Ratings agency Fitch has confirmed its A+ rating for Malta's economy.
The agency said in a review the ratings reflect the country’s high national income per capita compared with the 'A' median, robust economic growth, a large net external creditor position and s trong governance indicators. Unemployment is low compared with 'A' rated peers, declining to an estimated four per cent in 2017 from 4.7 per cent in 2016 and household net worth is high.
However, Fitch noted that Malta's ratings are constrained by the small and highly open nature of its economy, which makes it vulnerable to external developments and its high, albeit declining, level of contingent liabilities and outsized banking sector relative to GDP.
Real GDP grew at a robust pace in Q3 of 2017 at 7.2 per cent and growth is estimated to reach 7 per cent for the whole year, boosted by a strong net trade contribution.
Economic growth will be slightly slowe r at 5.9 per cent in 2018, but faster than the ' A' median five year average of three per cent .It said domestic demand will remain strong, with declining unemployment and increase in wages pushing up private consumption. Increased absorption of EU funds and launching of large projects in health and education sectors will bring back equipment and machinery invest ment to positive growth.
The structural shift of the economy towards more service - oriented and less investment - intensive sectors will lead to a sust ained surplus on the current account forecast at an average 9.7 per cent of GDP in 2018 - 2019.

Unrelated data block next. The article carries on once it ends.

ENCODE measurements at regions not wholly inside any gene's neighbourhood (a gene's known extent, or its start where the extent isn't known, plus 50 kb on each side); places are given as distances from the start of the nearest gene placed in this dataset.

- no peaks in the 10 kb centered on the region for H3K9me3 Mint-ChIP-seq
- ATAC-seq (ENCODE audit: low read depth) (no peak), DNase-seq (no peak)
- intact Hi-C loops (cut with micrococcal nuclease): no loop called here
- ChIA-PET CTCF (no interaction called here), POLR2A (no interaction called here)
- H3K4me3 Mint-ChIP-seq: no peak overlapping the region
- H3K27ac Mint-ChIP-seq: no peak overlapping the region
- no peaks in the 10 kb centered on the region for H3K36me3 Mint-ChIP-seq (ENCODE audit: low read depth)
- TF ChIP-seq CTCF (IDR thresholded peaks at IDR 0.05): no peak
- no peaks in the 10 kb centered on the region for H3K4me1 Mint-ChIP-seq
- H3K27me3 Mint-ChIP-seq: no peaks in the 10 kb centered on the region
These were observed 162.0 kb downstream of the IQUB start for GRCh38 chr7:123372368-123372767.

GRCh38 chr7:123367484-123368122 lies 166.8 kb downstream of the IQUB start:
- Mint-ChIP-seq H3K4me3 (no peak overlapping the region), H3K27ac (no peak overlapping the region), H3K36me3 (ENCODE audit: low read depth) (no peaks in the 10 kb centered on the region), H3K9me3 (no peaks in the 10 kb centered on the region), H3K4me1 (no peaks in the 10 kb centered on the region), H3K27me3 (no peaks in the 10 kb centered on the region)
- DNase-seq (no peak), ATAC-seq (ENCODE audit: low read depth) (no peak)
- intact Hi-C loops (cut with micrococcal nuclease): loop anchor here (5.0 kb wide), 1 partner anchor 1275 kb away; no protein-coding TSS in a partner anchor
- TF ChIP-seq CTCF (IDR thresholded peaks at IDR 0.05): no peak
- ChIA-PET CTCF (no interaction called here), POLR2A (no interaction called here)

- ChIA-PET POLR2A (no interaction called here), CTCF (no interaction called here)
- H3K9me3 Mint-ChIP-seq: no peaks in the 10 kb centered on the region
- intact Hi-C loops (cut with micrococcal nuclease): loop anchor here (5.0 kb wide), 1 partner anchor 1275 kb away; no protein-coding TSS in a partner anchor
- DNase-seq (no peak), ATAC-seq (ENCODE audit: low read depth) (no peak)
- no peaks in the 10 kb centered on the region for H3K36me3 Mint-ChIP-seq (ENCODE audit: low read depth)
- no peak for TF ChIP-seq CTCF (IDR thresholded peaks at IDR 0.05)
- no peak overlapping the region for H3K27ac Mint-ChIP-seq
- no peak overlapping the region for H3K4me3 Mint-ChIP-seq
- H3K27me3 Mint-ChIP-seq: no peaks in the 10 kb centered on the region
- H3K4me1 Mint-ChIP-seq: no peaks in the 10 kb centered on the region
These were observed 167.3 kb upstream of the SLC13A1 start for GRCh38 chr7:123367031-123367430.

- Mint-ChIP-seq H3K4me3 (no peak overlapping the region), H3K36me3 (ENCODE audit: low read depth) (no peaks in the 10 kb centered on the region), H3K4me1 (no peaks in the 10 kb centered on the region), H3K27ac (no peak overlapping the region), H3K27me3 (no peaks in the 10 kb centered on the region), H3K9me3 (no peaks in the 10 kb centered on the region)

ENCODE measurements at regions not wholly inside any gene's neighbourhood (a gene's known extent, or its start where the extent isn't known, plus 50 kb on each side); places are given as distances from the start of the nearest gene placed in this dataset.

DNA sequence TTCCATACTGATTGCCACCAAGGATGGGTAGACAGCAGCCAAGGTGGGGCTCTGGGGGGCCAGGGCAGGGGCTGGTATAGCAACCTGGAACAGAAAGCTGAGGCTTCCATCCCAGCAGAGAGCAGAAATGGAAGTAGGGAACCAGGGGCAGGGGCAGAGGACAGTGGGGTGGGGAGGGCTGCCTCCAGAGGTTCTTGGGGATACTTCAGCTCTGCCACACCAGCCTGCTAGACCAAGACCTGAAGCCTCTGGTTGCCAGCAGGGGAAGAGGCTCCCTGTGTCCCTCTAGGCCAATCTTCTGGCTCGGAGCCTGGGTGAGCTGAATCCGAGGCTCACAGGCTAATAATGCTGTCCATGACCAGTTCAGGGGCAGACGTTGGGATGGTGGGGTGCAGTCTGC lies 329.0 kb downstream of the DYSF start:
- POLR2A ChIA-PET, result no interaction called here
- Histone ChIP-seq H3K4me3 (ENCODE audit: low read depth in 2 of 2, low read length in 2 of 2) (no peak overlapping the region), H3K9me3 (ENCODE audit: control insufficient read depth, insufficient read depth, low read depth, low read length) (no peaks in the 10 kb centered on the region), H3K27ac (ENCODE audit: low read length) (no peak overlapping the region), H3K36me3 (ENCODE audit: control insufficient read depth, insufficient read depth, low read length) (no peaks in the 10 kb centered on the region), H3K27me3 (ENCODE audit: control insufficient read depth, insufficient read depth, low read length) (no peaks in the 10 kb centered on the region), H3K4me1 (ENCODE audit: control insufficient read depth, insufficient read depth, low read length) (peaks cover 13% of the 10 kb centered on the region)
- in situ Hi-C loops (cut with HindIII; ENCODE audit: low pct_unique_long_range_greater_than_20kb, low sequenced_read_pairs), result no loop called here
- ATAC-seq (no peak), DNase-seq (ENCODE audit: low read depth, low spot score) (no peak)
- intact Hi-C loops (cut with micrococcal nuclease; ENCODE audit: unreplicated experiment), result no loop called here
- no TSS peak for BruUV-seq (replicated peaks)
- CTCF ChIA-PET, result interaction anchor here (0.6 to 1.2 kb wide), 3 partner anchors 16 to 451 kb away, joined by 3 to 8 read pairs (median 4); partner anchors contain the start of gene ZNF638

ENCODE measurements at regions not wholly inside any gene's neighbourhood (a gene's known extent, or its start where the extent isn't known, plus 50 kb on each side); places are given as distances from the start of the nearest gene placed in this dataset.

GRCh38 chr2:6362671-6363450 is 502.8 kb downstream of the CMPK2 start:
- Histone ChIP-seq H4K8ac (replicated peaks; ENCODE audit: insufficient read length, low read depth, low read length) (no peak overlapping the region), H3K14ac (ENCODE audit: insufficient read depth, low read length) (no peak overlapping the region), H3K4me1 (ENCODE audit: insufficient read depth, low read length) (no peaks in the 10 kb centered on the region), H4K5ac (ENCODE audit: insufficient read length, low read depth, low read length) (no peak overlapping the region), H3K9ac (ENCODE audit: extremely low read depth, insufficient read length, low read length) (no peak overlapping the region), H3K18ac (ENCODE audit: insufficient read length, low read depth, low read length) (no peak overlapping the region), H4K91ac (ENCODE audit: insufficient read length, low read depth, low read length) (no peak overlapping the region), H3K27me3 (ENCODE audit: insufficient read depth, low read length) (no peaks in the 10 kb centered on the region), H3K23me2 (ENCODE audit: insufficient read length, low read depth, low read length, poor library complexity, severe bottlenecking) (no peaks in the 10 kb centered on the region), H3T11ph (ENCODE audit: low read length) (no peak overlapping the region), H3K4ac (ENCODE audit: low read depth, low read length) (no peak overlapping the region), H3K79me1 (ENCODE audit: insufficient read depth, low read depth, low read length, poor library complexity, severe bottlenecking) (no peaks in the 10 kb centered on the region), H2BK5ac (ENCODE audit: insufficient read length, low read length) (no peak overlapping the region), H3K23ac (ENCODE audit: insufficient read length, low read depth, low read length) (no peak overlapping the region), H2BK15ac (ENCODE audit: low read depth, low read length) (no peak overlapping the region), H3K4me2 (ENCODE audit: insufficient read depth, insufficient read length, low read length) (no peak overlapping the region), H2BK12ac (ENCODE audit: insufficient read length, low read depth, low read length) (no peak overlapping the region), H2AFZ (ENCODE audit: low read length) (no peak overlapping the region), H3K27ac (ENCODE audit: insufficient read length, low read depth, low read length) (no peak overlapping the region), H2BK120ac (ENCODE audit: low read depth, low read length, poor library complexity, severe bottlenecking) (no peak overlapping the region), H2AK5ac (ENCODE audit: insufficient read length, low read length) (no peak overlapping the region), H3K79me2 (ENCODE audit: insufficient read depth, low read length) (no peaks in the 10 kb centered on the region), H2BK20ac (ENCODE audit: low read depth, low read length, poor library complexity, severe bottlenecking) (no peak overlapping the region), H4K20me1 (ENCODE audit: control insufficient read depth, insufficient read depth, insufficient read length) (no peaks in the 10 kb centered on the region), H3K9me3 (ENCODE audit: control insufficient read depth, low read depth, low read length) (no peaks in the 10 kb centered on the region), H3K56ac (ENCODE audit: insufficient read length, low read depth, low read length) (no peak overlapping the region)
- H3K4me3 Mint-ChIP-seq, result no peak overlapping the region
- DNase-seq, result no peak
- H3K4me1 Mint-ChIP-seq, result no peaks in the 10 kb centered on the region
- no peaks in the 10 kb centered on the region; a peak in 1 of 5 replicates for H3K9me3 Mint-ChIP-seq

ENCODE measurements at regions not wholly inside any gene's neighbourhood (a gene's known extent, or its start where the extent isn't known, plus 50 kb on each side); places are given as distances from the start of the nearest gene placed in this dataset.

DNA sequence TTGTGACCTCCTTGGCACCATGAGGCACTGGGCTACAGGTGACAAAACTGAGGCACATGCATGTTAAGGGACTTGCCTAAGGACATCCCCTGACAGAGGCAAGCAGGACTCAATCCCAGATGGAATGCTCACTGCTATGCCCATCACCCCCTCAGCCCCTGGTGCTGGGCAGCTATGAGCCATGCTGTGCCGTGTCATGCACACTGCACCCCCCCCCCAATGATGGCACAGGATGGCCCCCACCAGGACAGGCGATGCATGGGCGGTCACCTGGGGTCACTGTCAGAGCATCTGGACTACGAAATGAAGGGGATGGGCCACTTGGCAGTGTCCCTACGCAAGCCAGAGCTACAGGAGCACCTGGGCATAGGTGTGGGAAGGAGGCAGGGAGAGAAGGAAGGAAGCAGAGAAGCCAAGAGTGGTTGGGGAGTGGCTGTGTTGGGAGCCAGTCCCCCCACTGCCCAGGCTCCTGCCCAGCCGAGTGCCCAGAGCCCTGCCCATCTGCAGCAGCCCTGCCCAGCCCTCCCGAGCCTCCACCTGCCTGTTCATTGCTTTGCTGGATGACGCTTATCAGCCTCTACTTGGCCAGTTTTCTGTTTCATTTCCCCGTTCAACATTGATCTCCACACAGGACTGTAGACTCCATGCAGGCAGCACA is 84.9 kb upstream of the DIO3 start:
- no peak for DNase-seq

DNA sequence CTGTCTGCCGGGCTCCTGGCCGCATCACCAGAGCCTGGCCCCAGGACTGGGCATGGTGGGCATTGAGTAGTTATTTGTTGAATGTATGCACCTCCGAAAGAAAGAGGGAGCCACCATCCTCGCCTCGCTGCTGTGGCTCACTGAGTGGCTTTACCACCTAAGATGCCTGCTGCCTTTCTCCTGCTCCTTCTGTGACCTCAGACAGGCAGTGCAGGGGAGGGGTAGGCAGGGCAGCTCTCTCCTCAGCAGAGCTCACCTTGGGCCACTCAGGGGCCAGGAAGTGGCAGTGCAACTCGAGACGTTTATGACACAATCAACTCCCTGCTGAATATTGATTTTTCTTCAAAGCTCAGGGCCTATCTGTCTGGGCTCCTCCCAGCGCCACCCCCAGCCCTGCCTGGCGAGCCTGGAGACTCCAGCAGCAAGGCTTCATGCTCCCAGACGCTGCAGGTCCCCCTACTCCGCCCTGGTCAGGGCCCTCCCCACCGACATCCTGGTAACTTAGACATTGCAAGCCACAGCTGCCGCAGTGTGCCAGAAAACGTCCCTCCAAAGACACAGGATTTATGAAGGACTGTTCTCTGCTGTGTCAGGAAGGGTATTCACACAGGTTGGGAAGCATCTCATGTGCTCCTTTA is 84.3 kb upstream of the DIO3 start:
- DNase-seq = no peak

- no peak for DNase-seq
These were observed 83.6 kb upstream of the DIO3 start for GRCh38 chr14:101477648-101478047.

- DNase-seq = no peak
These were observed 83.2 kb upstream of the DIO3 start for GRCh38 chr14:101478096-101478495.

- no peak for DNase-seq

Fitch forecasts general government balance to remain in surplus in 2018 at 1.5 per cent of GDP, compared with the 'A' median fiscal deficit of 1.8 per cent of GDP .
The Maltese banking sector remains sound with robust capitalisation and liquidity ratios, although highly concentrated.
Real estate prices are still rising at a fast pace due to a strong inflow of foreign workers, booming tourism sector, exemption of sta mp duty for first - time buyers and supply constraints. However, prices appear to still be in line with fundamentals, according to the Central Bank of Malta, and Fitch believes mitigating factors to potential instability stemming from the housing sector are relatively strong.
In a reaction, the government said that Fitch had confirmed that the improvement in public finances is down to structural changes.
It added: “ The positive report from Fitch shows that not only did the
country obtain a higher rating than previous years, but is also obtaining
better economic and financial results than countries which have the same
rating. This should lead to more interest in Malta from foreign investors.
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